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Nature therapy, sometimes referred to as ecotherapy, describes a broad group of techniques or treatments with the intention of improving an individual's mental or physical health, specifically with an individual's presence within nature or outdoor surroundings. It is based on the principles of ecopsychology, which look at how we feel interconnected with the earth. Ecotherapy is a form of psychotherapy rooted in the idea of biophilia: people's bond between themselves and other ecosystems. Howard Clinebell, an author on ecotherapy, explains how the ecotherapeutic work has three mutually interacting operations of an ecological circle:
"In reach, which is receiving and being in the presence of nature, place upreach, which is the actual experience as we realize our place in the natural world, and outreach, which is interacting with other people that care about the environment." 
One example of a nature therapy is forest bathing or shinrin-yoku, a practice that combines a range of exercises and tasks in an outdoor environment. Garden therapy, horticultural therapy, Kneipp therapy or even ocean therapy may also be viewed as forms of nature therapy. Nature therapy may also include grounding which can be practised by removing any electrical insulation between a person and a conductive ground such as soil, grass, and wet sand (if not wet with de-ionized water.)
In a crowded urban capital of Persia 2500 years ago, Cyrus the Great recognized the need to increase human health and create a feeling of "calm". In response, he planted a garden in the middle of the city. In the 16th century, a German-Swiss Paracelsus physician wrote: “The art of healing comes from nature, not from the physician.”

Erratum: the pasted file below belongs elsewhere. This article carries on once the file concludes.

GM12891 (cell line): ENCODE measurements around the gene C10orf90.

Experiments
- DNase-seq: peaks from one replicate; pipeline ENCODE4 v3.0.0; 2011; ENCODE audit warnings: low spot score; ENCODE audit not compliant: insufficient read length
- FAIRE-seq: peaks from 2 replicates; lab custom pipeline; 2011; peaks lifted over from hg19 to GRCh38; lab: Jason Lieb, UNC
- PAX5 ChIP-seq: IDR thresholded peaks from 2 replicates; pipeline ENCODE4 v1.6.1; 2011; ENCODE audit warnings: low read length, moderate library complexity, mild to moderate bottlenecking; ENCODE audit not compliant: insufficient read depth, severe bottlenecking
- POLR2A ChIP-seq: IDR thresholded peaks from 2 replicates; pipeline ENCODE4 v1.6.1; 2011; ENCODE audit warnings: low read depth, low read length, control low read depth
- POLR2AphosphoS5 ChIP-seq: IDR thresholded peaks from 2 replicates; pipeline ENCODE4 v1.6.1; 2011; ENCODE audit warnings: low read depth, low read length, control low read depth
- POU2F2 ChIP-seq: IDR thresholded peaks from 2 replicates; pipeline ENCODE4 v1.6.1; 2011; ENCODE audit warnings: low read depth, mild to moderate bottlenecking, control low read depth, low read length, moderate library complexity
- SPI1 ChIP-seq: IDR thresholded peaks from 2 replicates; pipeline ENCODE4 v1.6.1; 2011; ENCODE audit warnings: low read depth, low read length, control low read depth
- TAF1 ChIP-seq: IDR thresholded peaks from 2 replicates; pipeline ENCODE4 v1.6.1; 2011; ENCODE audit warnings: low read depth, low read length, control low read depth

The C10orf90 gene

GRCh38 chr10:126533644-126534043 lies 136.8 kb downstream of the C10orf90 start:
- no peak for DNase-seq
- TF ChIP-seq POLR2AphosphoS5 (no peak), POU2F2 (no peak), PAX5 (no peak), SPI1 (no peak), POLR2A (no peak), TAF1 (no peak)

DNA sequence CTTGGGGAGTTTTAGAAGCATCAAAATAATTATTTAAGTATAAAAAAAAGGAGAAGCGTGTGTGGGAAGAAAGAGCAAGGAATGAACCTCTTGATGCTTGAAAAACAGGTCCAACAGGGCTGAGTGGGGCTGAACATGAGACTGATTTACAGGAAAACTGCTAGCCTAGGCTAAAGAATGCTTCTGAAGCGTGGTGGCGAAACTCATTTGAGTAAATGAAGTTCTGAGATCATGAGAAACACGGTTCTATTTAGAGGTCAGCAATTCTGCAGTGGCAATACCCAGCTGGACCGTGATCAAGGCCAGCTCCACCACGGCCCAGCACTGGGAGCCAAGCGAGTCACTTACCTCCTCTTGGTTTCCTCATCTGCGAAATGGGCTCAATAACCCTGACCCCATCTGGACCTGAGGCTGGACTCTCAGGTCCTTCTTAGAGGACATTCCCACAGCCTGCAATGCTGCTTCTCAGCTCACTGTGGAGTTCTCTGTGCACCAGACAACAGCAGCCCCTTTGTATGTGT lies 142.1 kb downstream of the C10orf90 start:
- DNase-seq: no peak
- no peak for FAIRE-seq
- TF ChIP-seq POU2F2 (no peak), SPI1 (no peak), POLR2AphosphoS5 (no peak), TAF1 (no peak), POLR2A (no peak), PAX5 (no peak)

Researching scientists during the 1950s decided to look into the reasoning behind why so many people chose to spend time in nature, with special reference to famous locations like national parks.
Investigations on the physiological effects that result from being in a forest began in Japan in 1990 and continue today.
Howard Clinebell coined the term "ecotherapy" in 1996.
In April 2018, Qing Li, a doctor at Nippon Medical School in Japan, published a book on the topic after his 25 years of research on the matter. The book was published in English and plans include translation of the book into multiple languages.[better source needed]
There has been an increasing interest in the study of nature therapy and its forms over the past few decades, as there is an important exploration of how a person's overall quality of life can be improved through their interaction with nature and a decrease in factors like stress or depression.
The process of nature therapy
- Stressed state: A person is in a state of physical or emotional stress.
- Restorative effects of nature: The person spends time in nature, resulting in improvements in physiological relaxation and the immune function recovery response.
- Evidence-based medicine (EBM): Nature directly increases the parasympathetic nervous system and heightens awareness, causing relaxation.
Health effects (physical and psychological)
Nature therapy, and shinrin-yoku specifically, has been linked to a number of physiological benefits, as well as neuropsychological benefits, as indicated by neuroimaging and validated psychological tests such as the Profile of Mood States (POMS). Spending time in nature can improve immune, cardiovascular, and respiratory functioning. Nature therapy can provide emotional healing, decrease blood pressure, improve a person's general sleep-wake cycle, improve relationship skills, reduces stress, and reduce aggression. Nature therapy can help with general medical recovery, pain reduction, Attention Deficit/Hyperactivity Disorder, dementia, obesity, and other disorders like vitamin D deficiencies. A 2007 study from the University of Essex in the U.K., for example, found that a walk in the country reduces depression in 71% of participants. The researchers found that as little as five minutes in a natural setting, whether walking in a park or gardening in the backyard, improves mood, self-esteem, and motivation.